Hide & Seek: Highschool & Diabetes

Diabetes in high-school can be a game of hide and seek.  Testing, pumping, injecting is often done in lockers, bathrooms or in private for both fear of others judging or embarrassment. Teens can be very fearful of what others will think or how they are going to manage their diabetes while in school.

high school.jpg.CROP.rectangle3-largeEarlier this week I interview Cayla (17) who was diagnosed at age six.

I was curious to know how teens deal with the fears of high school & diabetes I asked these questions and got the following responses:

What fears did you have in regards to your diabetes when you entered high-school:

“Talking to teachers about having diabetes because I no longer had one teacher, but four and many more for the next four years. I didn’t want to address my teachers at first but, I found it was more affective than telling them on the spot when I ran into problems.”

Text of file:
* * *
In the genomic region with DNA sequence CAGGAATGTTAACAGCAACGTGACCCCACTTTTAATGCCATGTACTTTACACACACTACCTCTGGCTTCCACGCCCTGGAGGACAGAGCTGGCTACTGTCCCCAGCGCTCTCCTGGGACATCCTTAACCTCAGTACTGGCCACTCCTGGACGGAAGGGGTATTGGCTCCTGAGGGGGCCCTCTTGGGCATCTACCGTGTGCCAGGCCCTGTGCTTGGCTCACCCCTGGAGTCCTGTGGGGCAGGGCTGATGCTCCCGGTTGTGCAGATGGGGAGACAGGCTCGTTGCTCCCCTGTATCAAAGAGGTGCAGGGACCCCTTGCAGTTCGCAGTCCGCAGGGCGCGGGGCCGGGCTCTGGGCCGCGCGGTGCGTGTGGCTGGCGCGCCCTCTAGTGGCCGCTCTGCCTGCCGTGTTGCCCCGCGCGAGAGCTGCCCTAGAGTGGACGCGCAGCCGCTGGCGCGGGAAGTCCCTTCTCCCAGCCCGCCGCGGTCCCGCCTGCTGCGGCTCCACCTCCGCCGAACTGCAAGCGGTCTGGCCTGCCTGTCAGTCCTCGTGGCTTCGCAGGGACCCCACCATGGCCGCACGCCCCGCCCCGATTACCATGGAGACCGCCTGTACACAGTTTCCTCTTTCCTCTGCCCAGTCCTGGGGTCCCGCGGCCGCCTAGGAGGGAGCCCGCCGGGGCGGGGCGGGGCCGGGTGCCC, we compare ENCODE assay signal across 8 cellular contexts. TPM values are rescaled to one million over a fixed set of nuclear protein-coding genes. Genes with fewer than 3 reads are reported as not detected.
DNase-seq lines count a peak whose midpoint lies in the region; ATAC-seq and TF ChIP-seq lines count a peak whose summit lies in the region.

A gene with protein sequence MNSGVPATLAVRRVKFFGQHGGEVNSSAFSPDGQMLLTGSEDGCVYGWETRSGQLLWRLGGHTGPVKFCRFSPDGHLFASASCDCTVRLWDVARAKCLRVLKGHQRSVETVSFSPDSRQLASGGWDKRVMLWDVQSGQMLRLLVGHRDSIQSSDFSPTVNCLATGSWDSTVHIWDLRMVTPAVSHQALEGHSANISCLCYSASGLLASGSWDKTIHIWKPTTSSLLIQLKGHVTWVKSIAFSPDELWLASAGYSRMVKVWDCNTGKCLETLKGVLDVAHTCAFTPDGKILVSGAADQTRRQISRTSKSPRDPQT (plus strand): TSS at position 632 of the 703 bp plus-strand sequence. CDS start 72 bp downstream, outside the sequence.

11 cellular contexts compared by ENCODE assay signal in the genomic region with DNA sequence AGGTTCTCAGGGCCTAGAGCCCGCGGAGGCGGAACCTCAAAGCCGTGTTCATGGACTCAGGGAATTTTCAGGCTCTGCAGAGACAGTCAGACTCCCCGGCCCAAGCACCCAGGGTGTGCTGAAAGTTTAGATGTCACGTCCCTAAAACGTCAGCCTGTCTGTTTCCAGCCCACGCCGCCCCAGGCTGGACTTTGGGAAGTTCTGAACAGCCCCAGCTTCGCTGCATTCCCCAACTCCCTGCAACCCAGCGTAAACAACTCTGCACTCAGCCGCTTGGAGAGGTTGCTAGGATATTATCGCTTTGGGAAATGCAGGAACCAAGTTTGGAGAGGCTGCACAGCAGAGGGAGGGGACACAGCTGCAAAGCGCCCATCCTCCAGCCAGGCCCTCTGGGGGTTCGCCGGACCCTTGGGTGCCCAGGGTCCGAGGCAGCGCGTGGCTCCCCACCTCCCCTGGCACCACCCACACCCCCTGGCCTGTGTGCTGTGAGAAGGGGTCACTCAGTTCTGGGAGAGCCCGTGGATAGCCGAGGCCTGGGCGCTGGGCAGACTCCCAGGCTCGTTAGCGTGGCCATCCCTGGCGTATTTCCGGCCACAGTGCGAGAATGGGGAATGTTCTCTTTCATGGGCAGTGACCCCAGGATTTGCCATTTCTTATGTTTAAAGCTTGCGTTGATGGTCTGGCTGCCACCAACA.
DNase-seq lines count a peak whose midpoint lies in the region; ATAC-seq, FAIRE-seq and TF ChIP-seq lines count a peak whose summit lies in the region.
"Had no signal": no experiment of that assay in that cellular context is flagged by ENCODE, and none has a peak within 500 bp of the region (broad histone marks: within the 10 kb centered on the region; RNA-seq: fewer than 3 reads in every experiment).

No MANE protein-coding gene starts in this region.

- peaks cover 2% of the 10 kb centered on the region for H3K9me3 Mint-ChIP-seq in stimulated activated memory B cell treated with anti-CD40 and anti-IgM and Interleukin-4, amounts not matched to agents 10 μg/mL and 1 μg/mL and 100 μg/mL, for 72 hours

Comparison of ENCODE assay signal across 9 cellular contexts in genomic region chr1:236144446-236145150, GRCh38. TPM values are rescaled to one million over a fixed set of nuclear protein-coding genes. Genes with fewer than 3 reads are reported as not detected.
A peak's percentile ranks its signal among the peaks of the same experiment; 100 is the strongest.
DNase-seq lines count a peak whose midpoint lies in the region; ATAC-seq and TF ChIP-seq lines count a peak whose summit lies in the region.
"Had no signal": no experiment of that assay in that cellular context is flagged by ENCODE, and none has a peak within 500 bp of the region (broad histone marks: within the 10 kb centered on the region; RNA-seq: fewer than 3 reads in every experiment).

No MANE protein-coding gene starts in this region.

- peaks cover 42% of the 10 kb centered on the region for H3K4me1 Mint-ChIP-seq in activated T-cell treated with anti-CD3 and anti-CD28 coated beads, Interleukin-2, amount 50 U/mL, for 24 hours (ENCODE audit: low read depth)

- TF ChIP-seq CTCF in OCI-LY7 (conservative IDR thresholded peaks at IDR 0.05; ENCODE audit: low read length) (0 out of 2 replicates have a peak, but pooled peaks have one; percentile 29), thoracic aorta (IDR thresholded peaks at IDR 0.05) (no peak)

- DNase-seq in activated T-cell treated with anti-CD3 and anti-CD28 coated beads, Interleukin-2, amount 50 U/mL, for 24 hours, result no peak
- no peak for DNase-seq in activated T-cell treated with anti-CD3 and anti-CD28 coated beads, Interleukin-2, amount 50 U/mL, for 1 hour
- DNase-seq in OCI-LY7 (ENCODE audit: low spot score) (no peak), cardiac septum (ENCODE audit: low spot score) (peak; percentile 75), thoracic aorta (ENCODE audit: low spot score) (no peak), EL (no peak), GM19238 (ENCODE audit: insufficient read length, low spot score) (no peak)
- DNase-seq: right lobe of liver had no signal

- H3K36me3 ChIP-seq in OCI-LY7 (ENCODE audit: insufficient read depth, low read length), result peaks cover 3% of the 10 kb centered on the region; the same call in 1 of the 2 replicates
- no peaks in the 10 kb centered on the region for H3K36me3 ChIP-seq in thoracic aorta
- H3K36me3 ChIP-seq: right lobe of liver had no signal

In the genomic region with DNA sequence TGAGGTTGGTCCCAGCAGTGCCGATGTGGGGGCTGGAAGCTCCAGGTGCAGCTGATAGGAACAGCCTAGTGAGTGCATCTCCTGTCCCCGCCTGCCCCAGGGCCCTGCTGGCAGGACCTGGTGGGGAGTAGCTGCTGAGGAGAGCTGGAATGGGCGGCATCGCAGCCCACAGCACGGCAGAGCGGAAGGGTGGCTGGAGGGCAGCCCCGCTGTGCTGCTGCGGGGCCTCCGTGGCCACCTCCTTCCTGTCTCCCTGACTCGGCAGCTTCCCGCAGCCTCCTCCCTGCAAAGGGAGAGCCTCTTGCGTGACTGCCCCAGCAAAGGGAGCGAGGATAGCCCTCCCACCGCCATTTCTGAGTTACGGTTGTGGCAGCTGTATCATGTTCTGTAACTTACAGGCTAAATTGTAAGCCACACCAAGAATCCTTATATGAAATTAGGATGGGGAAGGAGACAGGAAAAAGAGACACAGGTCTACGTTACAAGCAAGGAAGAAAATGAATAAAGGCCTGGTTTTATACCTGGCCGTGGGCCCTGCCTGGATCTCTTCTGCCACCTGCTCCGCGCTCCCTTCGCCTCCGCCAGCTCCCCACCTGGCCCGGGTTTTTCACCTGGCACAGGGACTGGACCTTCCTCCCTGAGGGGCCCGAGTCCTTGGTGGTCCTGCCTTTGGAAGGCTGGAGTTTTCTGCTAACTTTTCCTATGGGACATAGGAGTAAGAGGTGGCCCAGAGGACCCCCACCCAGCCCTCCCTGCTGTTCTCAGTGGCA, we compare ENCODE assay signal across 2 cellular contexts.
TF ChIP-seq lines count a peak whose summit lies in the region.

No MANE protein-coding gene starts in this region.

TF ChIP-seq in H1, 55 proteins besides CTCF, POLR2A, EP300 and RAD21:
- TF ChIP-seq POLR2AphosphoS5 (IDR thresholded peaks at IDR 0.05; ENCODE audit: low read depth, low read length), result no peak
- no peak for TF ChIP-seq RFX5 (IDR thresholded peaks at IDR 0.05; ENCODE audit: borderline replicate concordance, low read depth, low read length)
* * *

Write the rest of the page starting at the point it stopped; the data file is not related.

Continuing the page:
Did your diabetes care decline in highschool because of peers/social events?

“Literally if I didn’t do something it was because of my own issues not because of other people. I guess there were times when I would wear certain outfits and have my pump clipped to my bra but only because the outfit looked better that way. Then I would forget to bolus because it was in my shirt and I didn’t want to reach up my shirt.  But eventually I just started reaching up my shirt regardless.

I pretty much never test at lunch at school because I find it a hassle to go get my meter. When I do test, I test at my locker  or at the lunch table but I generally avoid it. As much as I am open about my diabetes, other people don’t have to test. They just eat. So, I start eating too and before I know it I forgot to test. If I feel low I generally just eat and do not worry about testing. It’s easy to brush off not testing. It’s just one prick a day is what I always think. How big of a deal can it be? But, the thing is, it does matter. That one blood sugar can affect the amount of insulin you take for that meal which can affect you for the rest of the afternoon. If you don’t you could be low in a class which is a disruption and I often will just suspend my pump to avoid having to leave class for a low (I keep my food in my locker, my car, or the office).”


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